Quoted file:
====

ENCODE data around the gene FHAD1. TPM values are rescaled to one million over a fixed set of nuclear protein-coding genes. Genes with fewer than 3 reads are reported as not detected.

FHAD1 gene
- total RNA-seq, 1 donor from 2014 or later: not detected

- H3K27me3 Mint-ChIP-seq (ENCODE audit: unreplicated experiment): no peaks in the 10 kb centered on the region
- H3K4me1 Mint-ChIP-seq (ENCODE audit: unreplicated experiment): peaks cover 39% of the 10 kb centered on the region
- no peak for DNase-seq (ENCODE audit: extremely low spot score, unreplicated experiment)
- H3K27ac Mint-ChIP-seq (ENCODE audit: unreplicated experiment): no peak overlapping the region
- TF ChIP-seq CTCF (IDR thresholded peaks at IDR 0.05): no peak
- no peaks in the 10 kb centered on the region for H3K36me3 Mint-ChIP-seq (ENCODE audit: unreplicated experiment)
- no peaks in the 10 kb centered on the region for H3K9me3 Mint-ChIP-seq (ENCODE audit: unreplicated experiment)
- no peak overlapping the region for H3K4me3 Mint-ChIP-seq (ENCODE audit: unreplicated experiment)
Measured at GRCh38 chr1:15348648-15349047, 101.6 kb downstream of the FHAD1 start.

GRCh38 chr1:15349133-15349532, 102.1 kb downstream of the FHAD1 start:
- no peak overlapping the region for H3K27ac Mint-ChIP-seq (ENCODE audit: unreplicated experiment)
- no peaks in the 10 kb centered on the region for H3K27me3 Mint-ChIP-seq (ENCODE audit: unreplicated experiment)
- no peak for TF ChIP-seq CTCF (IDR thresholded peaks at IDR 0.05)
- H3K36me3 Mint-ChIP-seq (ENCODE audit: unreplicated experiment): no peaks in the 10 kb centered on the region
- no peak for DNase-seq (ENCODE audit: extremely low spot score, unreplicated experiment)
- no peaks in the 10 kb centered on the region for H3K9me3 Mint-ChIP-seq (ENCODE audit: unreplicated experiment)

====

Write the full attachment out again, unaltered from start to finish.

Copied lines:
ENCODE data around the gene FHAD1. TPM values are rescaled to one million over a fixed set of nuclear protein-coding genes. Genes with fewer than 3 reads are reported as not detected.

FHAD1 gene
- total RNA-seq, 1 donor from 2014 or later: not detected

- H3K27me3 Mint-ChIP-seq (ENCODE audit: unreplicated experiment): no peaks in the 10 kb centered on the region
- H3K4me1 Mint-ChIP-seq (ENCODE audit: unreplicated experiment): peaks cover 39% of the 10 kb centered on the region
- no peak for DNase-seq (ENCODE audit: extremely low spot score, unreplicated experiment)
- H3K27ac Mint-ChIP-seq (ENCODE audit: unreplicated experiment): no peak overlapping the region
- TF ChIP-seq CTCF (IDR thresholded peaks at IDR 0.05): no peak
- no peaks in the 10 kb centered on the region for H3K36me3 Mint-ChIP-seq (ENCODE audit: unreplicated experiment)
- no peaks in the 10 kb centered on the region for H3K9me3 Mint-ChIP-seq (ENCODE audit: unreplicated experiment)
- no peak overlapping the region for H3K4me3 Mint-ChIP-seq (ENCODE audit: unreplicated experiment)
Measured at GRCh38 chr1:15348648-15349047, 101.6 kb downstream of the FHAD1 start.

GRCh38 chr1:15349133-15349532, 102.1 kb downstream of the FHAD1 start:
- no peak overlapping the region for H3K27ac Mint-ChIP-seq (ENCODE audit: unreplicated experiment)
- no peaks in the 10 kb centered on the region for H3K27me3 Mint-ChIP-seq (ENCODE audit: unreplicated experiment)
- no peak for TF ChIP-seq CTCF (IDR thresholded peaks at IDR 0.05)
- H3K36me3 Mint-ChIP-seq (ENCODE audit: unreplicated experiment): no peaks in the 10 kb centered on the region
- no peak for DNase-seq (ENCODE audit: extremely low spot score, unreplicated experiment)
- no peaks in the 10 kb centered on the region for H3K9me3 Mint-ChIP-seq (ENCODE audit: unreplicated experiment)